What does the first scene of Romeo and Juliet reveal about Romeo's behavior? How does he change by the end of Act 1?

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In the first scene, we hear from Benvolio that Romeo has been hiding in the woods, avoiding his friends. We learn from Romeo's father that Romeo has been out at night, crying and sighing, only to come home again at dawn to lock himself in his room in "artificial night." His father observes that he is sad all the time, and Benvolio vows to get to the bottom of the problem and find out what is wrong.

He discovers that Romeo is in love with Rosaline. We further find out that Romeo is pining because although beautiful, Rosaline has sworn to remain chaste, leading us to wonder if Romeo is more in lust than in love. Benvolio tells Romeo to forget about her. Romeo asks how he can possibly do that. Benvolio tells him to consider other women ("examine other beauties"). Romeo says that won't work ("thou canst not teach me to forget"). 

Romeo's behavior at this point could be described as histrionic and impulsive. He throws himself wholeheartedly into the mood of the moment and can't imagine he could ever feel any other way. He's given to excess rather than moderation in his emotions, which are all consuming. He seems to be a person of leisure, with no demands on his time that might distract him from lovesick pining. 

By the end of Act I, Romeo has done a complete flip flop and fallen head-over-heels in love with Juliet

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Romeo's behavior might be considered quite immature and reveals an individual who has probably been given everything he has ever wanted, making him incapable of accepting rejection when a woman he claims to love does not return his affection. Romeo is also mercurial in his behavior in Act I of Romeo and Juliet as he abruptly abandons his love for Rosaline in favor of Juliet.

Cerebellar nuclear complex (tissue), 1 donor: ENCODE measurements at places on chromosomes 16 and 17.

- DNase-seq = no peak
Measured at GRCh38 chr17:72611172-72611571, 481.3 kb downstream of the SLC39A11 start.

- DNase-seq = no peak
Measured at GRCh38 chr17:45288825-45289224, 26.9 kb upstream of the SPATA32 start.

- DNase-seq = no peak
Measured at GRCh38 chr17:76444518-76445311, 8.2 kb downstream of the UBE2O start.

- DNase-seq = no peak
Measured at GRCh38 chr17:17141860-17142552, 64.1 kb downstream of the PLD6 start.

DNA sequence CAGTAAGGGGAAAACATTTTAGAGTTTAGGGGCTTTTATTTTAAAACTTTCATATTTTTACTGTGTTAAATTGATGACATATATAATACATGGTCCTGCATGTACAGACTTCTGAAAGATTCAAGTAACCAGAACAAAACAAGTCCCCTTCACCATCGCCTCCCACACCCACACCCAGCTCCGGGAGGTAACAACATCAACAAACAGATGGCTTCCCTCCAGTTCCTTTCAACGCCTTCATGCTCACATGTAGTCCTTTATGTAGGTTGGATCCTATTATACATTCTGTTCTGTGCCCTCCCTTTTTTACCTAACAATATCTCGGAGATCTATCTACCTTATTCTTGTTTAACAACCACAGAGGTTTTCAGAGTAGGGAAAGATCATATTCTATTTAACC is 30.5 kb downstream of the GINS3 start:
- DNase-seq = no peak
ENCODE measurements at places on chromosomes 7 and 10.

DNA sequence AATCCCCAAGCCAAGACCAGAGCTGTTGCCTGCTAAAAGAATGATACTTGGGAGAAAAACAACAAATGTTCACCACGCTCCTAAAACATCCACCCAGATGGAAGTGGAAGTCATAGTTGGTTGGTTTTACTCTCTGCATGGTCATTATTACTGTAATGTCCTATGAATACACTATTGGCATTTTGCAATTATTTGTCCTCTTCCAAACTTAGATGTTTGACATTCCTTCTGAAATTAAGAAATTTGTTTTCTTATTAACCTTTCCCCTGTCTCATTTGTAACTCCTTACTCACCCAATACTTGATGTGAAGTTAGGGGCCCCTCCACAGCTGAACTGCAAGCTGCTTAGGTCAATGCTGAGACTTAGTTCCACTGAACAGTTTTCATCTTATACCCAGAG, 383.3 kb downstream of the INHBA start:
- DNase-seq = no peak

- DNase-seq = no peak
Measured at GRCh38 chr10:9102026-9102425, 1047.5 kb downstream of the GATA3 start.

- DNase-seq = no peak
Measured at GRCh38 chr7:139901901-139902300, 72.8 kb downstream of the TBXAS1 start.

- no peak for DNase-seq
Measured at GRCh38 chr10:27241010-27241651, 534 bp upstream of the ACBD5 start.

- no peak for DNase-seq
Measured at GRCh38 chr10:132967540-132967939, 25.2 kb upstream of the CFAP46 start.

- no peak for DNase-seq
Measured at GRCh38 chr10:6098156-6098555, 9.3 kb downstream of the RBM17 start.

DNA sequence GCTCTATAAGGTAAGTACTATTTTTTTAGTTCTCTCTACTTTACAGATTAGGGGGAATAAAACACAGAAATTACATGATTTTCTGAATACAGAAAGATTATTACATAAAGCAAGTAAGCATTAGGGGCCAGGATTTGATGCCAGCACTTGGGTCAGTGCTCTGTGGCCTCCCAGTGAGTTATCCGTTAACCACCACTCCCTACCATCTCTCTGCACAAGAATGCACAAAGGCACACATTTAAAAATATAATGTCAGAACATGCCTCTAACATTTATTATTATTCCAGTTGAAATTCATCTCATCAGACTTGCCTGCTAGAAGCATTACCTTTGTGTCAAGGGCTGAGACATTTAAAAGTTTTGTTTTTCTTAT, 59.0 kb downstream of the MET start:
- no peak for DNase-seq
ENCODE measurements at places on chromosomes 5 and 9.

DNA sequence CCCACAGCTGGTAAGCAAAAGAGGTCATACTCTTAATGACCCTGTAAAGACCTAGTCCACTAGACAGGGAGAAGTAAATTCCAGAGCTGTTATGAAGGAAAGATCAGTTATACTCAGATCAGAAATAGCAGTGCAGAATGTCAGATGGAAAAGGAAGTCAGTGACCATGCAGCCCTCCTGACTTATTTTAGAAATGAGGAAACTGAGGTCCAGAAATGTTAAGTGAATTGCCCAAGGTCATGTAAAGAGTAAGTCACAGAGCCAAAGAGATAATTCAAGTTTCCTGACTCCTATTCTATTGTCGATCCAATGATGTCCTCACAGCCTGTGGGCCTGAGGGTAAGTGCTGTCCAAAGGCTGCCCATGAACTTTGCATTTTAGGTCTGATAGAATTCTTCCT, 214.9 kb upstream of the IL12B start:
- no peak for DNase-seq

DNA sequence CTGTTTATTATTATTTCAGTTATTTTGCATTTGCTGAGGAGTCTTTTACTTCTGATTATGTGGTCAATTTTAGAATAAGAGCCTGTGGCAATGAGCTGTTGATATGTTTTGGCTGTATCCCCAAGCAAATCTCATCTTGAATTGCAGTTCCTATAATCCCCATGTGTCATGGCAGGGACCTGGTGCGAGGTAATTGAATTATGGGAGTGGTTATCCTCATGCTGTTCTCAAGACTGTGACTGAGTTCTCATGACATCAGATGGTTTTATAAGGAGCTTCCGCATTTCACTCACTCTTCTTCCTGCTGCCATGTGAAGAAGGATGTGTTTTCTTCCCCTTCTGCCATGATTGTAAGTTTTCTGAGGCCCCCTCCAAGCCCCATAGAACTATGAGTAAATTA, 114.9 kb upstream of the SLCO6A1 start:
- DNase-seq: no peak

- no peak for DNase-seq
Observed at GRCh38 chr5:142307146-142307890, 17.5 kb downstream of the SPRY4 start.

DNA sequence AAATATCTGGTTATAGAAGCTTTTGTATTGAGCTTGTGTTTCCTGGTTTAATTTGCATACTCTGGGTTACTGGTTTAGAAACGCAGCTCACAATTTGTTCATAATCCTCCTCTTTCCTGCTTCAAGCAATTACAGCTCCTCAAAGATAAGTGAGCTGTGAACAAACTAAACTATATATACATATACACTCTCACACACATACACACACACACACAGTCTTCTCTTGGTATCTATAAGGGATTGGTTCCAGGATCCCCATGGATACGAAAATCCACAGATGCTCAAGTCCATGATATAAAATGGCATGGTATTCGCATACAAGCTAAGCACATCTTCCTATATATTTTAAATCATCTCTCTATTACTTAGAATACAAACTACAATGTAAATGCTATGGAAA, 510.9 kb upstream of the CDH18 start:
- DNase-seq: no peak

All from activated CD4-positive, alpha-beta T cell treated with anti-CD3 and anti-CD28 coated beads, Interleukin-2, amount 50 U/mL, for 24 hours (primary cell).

Before Romeo even enters the scene his behavior is described as immature. He is acting moody and often goes into his room in the middle of the day and shuts himself up in darkness. His parents are worried about him but cannot find out what is bothering him and so they turn to Romeo's cousin, Benvolio, to discover Romeo's problem. When the audience meets Romeo they find a young man who is tormented by the idea that Rosaline has refused his advances and has "sworn" to "live chaste." Judging by his rant to Benvolio about Rosaline, it is obvious that Romeo has rarely faced hardship or rejection in his life. As the only son of wealthy Montague he displays the traits of a spoiled and pampered child. He is unable to believe or accept that Rosaline could choose not to love him.

Romeo's changeability is highlighted later in Act I when he does a total about-face in his romantic feelings by totally forgetting Rosaline "and that name's woe" after seeing Juliet at Capulets' party. He is instantly mesmerized by the girl, possibly in the same way he was mesmerized by Rosaline. The difference, of course, is that, unlike Rosaline, Juliet returns Romeo's adoration and is equally in love. It would be interesting to know what Romeo would have done if Juliet had rejected him. In any event, Friar Laurence's words in Act II, Scene 3 might be the best summation of Romeo's attitudes and behaviors: